Gun control presents the greatest test in recent memory of whether we still have a representative democracy in the United States. Despite national polls showing 92 per cent support for background checks, as well as strong support for several other proposals, the chances of any gun control legislation passing Congress this year are rapidly diminishing. If you favor any gun control legislation, now is the time to contact your senators and your representative in Congress, particularly if they are Republicans. It may be too late, but only enormous constituent pressure can alter the course of events.
We are supposed to have a representative democracy in the United States, but when it comes to gun control, the NRA and the gun manufacturers may overrule the popular will. No matter how many kids are killed. No matter if a member of Congress is shot, Congress appears ready once again to follow the dictates of a small minority. How can they ignore the unprecedented near-unanimous support for gun control? Are you going to let them get away with it now, and when they come up for re-election?
Or, is it possible we no longer have a representative democracy?
The Constitution provides for checks and balances among the branches of government, and also within the legislative branch, with a Senate that has two members from each state, regardless of state population, and a House of Representatives comprised of members elected from districts of approximately the same population size, the actual configuration of those districts done by state legislatures.
There were a number of reasons why the structure was chosen by the delegates to the 1787 Convention that wrote the Constitution as a replacement of the Articles of Confederation that did not provide enough power to the national government. The nation had just freed itself from English rule and delegates feared despotism from a too-strong federal government, or executive, as well as the popular temper, the “crowd” running roughshod over minority rights, subsequently dubbed “the tyranny of the majority,” and delegates from Southern states worried that slavery would be outlawed if they did not have blocking power in Congress. The two senators per state provided a limitation on the more democratic House of Representatives, and the blocking power the Southern states wanted, which still can be used in the Senate through the filibuster.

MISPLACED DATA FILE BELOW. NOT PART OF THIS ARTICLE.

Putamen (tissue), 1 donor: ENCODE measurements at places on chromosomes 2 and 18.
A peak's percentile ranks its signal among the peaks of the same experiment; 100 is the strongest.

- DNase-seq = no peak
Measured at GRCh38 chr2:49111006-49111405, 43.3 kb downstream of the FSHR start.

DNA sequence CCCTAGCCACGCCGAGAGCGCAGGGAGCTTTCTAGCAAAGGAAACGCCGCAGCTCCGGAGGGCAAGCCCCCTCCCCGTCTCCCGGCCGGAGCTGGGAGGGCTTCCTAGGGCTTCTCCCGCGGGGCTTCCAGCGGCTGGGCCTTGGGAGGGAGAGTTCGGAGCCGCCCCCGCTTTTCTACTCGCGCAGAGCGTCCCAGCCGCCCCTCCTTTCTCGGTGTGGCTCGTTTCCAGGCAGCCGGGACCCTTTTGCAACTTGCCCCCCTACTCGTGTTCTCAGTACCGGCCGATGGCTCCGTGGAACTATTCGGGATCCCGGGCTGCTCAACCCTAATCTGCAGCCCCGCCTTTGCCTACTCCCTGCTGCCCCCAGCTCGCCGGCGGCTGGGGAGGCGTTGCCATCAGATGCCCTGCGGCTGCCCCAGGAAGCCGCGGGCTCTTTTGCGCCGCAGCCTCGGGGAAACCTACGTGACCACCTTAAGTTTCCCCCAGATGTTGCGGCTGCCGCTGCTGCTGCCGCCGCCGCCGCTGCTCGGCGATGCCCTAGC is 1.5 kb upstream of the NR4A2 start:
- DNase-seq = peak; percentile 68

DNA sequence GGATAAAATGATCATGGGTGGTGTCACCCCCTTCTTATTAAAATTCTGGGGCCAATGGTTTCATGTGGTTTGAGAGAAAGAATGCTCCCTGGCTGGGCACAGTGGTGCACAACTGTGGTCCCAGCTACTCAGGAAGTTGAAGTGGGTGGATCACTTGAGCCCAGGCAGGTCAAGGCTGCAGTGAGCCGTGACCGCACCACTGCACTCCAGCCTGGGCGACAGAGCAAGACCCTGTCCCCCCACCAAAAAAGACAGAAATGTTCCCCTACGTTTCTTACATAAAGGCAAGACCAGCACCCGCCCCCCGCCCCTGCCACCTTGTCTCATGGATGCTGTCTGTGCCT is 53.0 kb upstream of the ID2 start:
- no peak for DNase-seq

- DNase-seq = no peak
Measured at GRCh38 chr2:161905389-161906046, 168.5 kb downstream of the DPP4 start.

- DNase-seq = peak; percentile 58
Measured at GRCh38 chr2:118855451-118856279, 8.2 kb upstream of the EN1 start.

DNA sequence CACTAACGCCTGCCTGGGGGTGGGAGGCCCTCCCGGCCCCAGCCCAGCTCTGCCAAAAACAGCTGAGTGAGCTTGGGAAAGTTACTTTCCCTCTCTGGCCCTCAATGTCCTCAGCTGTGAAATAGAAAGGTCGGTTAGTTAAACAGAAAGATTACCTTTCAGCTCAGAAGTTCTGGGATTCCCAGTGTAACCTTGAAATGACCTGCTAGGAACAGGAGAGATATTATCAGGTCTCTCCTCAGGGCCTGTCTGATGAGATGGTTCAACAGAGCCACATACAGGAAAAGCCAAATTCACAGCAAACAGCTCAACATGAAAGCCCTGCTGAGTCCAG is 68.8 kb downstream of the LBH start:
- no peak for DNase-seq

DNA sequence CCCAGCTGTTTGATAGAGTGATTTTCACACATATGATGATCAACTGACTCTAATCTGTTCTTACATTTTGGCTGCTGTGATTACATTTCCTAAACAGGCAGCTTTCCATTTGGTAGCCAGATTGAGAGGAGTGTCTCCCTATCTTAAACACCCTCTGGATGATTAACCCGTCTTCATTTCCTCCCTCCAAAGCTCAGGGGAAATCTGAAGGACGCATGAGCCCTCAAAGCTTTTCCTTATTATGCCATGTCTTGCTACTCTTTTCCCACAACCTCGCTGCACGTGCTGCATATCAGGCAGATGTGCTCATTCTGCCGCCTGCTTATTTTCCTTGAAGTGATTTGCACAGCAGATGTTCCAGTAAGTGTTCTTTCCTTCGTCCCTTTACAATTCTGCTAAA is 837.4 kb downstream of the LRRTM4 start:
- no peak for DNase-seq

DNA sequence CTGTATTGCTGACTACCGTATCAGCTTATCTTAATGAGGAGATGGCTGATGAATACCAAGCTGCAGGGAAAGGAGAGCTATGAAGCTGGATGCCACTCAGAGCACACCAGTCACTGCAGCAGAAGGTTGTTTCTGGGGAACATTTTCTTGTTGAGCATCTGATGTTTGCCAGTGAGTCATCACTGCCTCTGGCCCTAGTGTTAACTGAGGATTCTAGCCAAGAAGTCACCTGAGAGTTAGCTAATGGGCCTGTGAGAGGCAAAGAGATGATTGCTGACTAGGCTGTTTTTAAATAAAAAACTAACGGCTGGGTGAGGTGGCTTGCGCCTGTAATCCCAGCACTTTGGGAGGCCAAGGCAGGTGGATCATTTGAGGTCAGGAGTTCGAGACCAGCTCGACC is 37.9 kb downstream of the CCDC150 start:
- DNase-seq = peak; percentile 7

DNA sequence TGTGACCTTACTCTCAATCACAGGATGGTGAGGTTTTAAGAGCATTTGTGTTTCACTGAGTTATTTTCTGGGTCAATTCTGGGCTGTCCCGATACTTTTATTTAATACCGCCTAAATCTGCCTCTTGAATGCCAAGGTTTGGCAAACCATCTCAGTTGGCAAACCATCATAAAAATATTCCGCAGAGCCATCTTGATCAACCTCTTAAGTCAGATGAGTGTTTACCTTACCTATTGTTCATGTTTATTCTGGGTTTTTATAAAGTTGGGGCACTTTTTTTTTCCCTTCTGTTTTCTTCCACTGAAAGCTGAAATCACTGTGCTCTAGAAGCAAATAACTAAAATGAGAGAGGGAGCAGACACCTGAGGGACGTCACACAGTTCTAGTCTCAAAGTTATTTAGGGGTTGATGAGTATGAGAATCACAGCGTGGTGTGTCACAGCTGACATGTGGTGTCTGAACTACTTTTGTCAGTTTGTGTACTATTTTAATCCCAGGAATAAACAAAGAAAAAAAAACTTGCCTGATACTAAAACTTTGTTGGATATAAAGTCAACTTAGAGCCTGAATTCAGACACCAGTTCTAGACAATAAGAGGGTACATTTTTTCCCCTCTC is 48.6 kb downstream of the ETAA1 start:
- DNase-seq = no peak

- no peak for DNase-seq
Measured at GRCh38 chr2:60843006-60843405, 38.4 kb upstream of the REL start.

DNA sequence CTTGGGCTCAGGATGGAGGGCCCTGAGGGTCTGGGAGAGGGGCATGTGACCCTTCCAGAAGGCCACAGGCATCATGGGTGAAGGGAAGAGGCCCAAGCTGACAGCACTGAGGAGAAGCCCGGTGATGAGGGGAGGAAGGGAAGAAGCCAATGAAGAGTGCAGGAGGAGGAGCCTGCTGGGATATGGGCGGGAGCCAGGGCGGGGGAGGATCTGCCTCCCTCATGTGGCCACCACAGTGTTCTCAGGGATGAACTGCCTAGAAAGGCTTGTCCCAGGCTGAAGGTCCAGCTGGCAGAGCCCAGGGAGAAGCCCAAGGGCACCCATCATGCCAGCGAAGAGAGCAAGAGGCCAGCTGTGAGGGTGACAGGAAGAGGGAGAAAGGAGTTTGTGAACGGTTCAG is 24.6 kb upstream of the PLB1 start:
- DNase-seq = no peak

Since the very beginning of the country the configuration of Congressional districts has been manipulated by state legislatures according to which political party controlled the state legislature. Called “Gerrymandering” after Massachusetts Gov. (and later Vice President) Elbridge Gerry, first applied it to legislative districts following his election in 1810, the practice involves the consolidation of voters likely to vote the same way within the same districts to reduce the number of districts they might control. Thus, a district may be drawn by a Republican legislature to include as many of the black voters in an area as possible. That district may be safe for the Democratic Party, but the result is that several other adjoining districts may have a sufficient number of white voters to make them safe for the Republican Party, when one, or more, might not be safe for the Republicans if the black voters were distributed more logically, according to geography, among all the districts.
The exact opposite approach might be taken by a Democratic Party-controlled legislature by distributing the black voters among as many districts as necessary to make them competitive for Democratic candidates. There is nothing illegal about this practice, although extreme cases sometimes have been successfully challenged in court.
The effect of Gerrymandering is very evident in the current House of Representatives. In 2010 the Republican Party was very successful not only winning control of the House, but also of a number of important state legislatures and governorships. In those states, which included Pennsylvania, a state that almost always has a majority Democratic vote, Republican legislatures Gerrymandered their congressional districts to maximum effect. In the 2012 election, Democrats received more votes in Congressional races in total across the country, but still did not win control of the House.
The Republicans traditionally have opposed virtually all forms of gun control. The NRA, and the gun manufacturers, are major contributors to candidates, mostly Republicans, who oppose gun control. The NRA scores members of Congress as to how favorable they are to NRA positions and the NRA is legendary for its ability to get its members to vote, and to vote on the basis of the position candidates take on gun control. Even though the NRA only has 4 million members, their bloc voting strength can be a deciding factor in close elections, especially in conservative states.